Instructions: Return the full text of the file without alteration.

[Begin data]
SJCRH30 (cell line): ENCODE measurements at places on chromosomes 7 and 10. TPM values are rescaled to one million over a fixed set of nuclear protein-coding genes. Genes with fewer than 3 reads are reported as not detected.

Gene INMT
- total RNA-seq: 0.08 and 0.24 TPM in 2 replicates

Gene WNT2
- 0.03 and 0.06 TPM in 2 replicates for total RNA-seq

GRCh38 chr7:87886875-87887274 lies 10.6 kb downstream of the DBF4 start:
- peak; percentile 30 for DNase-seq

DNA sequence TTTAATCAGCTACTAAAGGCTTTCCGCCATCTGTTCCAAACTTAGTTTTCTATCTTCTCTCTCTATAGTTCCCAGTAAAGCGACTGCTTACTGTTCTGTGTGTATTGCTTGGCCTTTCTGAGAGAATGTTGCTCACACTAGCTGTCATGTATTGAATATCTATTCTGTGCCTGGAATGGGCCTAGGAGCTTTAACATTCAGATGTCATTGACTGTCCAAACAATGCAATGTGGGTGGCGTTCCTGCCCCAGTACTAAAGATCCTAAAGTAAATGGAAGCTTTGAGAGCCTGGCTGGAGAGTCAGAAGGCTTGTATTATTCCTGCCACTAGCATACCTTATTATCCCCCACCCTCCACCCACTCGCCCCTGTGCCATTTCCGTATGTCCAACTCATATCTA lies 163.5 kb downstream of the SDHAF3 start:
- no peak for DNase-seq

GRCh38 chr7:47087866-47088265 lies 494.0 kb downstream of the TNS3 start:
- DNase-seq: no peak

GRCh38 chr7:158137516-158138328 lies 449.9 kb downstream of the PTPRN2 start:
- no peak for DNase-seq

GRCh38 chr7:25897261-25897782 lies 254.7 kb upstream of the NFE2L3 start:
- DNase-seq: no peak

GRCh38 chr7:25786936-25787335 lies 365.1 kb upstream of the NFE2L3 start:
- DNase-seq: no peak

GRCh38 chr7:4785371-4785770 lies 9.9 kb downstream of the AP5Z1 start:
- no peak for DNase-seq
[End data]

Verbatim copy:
SJCRH30 (cell line): ENCODE measurements at places on chromosomes 7 and 10. TPM values are rescaled to one million over a fixed set of nuclear protein-coding genes. Genes with fewer than 3 reads are reported as not detected.

Gene INMT
- total RNA-seq: 0.08 and 0.24 TPM in 2 replicates

Gene WNT2
- 0.03 and 0.06 TPM in 2 replicates for total RNA-seq

GRCh38 chr7:87886875-87887274 lies 10.6 kb downstream of the DBF4 start:
- peak; percentile 30 for DNase-seq

DNA sequence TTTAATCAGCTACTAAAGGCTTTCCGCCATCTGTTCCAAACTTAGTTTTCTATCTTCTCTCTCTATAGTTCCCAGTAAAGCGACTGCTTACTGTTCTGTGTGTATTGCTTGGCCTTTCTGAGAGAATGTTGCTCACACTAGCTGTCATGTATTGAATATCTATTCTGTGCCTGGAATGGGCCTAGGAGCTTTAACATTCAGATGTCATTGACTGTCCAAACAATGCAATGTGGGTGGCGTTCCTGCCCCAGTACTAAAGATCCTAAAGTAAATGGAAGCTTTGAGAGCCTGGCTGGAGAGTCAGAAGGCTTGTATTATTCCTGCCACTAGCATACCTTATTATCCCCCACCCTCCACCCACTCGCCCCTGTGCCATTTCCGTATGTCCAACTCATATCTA lies 163.5 kb downstream of the SDHAF3 start:
- no peak for DNase-seq

GRCh38 chr7:47087866-47088265 lies 494.0 kb downstream of the TNS3 start:
- DNase-seq: no peak

GRCh38 chr7:158137516-158138328 lies 449.9 kb downstream of the PTPRN2 start:
- no peak for DNase-seq

GRCh38 chr7:25897261-25897782 lies 254.7 kb upstream of the NFE2L3 start:
- DNase-seq: no peak

GRCh38 chr7:25786936-25787335 lies 365.1 kb upstream of the NFE2L3 start:
- DNase-seq: no peak

GRCh38 chr7:4785371-4785770 lies 9.9 kb downstream of the AP5Z1 start:
- no peak for DNase-seq